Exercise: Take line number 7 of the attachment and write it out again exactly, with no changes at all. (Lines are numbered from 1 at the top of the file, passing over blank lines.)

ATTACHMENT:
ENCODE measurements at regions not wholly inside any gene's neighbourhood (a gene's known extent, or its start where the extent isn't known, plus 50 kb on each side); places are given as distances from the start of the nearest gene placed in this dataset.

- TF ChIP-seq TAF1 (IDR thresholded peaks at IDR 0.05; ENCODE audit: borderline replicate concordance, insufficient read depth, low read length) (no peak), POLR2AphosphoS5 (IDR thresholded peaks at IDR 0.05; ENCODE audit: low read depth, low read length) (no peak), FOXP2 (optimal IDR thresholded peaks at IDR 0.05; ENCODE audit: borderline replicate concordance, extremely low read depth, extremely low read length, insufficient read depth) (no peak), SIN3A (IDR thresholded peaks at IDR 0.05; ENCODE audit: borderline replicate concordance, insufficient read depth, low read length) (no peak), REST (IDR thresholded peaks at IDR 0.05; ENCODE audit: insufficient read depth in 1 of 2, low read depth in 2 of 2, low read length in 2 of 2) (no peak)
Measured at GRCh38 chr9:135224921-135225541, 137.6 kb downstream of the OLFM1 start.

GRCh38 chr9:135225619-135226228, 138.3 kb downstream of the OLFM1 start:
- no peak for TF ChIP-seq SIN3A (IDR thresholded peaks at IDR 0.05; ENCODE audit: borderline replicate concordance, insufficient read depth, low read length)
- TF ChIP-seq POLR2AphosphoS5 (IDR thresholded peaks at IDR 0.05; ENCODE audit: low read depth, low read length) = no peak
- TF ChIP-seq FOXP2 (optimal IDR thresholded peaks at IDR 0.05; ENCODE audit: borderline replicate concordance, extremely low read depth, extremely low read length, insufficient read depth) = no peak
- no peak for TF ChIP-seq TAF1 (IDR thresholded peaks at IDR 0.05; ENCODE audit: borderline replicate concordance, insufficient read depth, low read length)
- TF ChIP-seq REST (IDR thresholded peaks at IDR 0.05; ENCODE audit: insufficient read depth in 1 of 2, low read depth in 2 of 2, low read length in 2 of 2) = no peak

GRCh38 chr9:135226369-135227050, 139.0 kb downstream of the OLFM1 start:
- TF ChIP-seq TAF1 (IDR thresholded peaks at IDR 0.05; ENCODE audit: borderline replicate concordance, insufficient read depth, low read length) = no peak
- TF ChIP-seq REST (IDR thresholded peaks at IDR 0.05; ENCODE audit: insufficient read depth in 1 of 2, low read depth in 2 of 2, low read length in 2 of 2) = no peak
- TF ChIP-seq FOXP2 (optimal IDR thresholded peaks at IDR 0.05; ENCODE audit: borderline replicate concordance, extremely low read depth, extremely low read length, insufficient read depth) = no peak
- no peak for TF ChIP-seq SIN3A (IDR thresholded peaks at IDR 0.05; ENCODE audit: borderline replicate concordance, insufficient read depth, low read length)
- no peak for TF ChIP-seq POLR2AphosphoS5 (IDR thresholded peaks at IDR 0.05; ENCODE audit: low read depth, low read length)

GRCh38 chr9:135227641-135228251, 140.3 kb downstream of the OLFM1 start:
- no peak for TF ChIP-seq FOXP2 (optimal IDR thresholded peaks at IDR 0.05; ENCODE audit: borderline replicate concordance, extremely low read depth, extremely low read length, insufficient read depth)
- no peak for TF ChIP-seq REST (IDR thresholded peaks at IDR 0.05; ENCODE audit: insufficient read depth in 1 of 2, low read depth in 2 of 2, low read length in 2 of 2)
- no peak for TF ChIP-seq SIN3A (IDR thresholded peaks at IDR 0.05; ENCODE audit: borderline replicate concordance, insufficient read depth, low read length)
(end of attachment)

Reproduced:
- TF ChIP-seq FOXP2 (optimal IDR thresholded peaks at IDR 0.05; ENCODE audit: borderline replicate concordance, extremely low read depth, extremely low read length, insufficient read depth) = no peak